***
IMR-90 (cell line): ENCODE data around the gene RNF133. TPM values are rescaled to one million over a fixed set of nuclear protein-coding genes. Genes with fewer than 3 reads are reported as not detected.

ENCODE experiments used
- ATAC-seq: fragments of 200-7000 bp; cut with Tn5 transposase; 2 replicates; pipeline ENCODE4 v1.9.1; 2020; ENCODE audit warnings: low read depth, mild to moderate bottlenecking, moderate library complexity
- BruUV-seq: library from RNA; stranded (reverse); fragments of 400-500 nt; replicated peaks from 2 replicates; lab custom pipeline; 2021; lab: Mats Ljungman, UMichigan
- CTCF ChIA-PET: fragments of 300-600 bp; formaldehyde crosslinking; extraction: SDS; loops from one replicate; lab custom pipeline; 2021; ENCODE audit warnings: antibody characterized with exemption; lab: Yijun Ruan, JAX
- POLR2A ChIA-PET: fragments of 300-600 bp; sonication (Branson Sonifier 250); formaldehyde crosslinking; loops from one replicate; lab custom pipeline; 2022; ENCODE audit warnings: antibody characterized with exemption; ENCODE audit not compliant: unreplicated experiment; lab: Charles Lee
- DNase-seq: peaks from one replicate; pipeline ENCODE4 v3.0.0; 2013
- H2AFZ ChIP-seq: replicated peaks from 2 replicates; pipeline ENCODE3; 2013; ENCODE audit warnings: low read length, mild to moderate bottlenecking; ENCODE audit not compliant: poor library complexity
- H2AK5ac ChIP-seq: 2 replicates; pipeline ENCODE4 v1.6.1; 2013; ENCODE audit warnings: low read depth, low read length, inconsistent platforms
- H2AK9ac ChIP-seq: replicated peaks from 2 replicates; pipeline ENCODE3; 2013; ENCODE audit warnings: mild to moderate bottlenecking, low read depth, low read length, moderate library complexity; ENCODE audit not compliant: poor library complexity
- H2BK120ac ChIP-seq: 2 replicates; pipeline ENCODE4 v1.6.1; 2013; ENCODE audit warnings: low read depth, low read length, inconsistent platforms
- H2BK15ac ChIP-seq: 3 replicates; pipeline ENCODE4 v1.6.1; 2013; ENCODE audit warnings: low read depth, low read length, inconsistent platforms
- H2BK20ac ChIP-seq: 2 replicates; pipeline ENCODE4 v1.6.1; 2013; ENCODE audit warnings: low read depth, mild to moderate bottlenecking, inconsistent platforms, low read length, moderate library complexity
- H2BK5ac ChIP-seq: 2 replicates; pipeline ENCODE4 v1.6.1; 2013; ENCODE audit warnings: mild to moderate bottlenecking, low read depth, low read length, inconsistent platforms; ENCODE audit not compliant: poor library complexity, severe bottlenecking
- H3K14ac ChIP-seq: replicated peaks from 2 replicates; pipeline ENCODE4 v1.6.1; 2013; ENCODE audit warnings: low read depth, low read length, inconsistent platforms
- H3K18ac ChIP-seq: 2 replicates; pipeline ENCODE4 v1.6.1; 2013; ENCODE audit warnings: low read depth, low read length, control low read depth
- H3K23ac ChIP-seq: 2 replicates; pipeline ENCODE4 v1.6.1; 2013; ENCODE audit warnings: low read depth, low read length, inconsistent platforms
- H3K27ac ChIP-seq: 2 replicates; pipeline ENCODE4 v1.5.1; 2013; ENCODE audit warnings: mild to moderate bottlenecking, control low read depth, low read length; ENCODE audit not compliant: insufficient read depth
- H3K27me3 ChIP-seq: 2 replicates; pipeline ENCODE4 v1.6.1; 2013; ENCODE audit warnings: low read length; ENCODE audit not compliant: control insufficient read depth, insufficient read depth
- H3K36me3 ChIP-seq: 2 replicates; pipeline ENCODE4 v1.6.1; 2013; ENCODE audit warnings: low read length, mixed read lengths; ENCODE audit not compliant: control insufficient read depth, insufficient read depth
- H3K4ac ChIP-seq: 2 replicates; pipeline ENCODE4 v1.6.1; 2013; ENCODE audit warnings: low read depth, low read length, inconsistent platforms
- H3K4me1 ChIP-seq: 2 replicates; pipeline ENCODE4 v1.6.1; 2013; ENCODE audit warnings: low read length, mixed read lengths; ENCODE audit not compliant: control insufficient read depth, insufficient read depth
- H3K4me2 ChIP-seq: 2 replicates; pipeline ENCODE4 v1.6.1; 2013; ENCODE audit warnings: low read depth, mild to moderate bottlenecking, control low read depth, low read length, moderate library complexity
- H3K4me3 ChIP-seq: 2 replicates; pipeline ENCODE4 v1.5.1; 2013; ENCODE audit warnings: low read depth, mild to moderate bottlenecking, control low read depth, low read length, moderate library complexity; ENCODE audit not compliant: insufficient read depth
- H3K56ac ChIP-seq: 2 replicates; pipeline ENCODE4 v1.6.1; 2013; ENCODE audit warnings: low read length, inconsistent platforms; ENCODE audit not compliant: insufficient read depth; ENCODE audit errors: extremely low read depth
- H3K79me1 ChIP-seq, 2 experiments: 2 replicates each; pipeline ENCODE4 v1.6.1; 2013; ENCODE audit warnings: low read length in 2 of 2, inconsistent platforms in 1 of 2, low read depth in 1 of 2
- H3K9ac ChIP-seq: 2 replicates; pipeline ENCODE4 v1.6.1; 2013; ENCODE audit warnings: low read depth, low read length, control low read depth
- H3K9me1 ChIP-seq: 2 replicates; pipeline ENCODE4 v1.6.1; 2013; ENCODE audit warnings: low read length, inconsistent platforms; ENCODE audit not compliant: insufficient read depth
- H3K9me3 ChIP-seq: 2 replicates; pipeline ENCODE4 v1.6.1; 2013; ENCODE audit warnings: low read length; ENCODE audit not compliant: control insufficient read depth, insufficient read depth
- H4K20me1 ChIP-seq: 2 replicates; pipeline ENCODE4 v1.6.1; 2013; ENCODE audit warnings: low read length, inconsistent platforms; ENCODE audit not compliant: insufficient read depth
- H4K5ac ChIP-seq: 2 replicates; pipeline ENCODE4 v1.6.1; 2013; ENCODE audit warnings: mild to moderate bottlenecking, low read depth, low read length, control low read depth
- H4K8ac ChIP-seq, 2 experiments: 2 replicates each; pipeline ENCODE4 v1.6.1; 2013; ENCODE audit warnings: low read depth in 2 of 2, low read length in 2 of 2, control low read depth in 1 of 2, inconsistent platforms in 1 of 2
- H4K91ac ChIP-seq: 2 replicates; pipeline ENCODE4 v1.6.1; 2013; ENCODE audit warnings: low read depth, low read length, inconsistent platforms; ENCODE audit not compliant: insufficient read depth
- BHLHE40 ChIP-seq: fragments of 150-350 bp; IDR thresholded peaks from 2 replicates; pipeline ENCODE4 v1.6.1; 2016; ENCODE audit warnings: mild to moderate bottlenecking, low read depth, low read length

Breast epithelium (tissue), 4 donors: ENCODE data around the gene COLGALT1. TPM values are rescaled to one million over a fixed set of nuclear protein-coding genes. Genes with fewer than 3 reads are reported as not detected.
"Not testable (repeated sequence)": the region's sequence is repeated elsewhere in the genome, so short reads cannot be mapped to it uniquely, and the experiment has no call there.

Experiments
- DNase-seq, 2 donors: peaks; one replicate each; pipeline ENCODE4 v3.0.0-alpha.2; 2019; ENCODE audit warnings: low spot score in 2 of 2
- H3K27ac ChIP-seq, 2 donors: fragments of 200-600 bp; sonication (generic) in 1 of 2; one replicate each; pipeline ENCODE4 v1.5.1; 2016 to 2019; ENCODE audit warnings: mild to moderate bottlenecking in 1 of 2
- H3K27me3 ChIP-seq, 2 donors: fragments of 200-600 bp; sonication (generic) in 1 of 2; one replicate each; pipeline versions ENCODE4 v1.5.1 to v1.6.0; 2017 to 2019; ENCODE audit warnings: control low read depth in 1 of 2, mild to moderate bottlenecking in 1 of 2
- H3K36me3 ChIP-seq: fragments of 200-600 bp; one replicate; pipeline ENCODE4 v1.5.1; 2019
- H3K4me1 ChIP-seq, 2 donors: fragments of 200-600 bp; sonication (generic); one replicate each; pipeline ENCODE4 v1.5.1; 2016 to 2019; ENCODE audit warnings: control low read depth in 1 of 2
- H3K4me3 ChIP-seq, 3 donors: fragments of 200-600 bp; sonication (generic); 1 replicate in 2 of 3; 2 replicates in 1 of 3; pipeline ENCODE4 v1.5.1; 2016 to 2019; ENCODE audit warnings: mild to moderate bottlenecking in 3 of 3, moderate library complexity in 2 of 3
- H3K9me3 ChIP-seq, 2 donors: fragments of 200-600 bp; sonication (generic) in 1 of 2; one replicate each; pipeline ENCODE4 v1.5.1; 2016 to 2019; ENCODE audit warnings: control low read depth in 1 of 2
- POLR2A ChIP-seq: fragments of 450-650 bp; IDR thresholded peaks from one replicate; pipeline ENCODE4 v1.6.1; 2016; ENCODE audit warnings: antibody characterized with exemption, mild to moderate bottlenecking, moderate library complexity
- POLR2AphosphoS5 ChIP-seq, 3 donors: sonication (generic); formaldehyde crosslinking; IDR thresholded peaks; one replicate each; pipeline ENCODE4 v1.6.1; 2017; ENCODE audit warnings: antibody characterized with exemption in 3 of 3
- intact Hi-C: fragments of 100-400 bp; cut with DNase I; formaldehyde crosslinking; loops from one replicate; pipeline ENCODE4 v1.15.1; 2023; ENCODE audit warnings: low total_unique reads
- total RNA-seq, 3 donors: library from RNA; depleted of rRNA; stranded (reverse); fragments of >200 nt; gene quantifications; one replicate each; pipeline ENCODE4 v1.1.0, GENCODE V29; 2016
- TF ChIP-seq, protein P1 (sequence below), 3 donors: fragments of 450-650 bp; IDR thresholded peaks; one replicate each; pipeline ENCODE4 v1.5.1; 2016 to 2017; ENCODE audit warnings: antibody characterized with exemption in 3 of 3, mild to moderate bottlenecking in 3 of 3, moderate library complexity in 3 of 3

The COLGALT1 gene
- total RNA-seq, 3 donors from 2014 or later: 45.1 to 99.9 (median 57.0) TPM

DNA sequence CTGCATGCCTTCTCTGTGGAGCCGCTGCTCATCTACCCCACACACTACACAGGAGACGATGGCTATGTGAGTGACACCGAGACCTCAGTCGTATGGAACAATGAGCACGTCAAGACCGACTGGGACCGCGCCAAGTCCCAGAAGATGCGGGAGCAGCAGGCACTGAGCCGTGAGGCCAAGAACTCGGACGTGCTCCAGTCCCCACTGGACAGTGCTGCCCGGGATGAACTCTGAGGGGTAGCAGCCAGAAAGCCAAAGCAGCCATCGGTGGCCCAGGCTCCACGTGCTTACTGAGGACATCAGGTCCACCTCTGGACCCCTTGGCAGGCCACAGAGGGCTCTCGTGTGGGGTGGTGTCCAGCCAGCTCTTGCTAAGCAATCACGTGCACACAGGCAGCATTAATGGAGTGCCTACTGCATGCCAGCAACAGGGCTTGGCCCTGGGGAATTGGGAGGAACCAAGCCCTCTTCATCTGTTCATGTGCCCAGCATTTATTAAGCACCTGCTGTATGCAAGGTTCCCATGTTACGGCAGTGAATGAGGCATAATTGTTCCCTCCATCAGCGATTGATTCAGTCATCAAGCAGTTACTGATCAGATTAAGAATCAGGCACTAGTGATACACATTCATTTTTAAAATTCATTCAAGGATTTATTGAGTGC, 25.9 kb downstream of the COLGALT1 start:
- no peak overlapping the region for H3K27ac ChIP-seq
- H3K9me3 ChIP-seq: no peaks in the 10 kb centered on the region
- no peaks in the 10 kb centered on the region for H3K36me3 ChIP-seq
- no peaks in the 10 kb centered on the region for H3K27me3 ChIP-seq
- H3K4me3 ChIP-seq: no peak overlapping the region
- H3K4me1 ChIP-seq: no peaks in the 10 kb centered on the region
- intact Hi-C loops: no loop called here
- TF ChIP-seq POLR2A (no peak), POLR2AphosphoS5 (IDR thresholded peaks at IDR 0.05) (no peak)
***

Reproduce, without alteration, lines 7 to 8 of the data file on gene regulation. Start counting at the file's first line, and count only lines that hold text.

- DNase-seq: peaks from one replicate; pipeline ENCODE4 v3.0.0; 2013
- H2AFZ ChIP-seq: replicated peaks from 2 replicates; pipeline ENCODE3; 2013; ENCODE audit warnings: low read length, mild to moderate bottlenecking; ENCODE audit not compliant: poor library complexity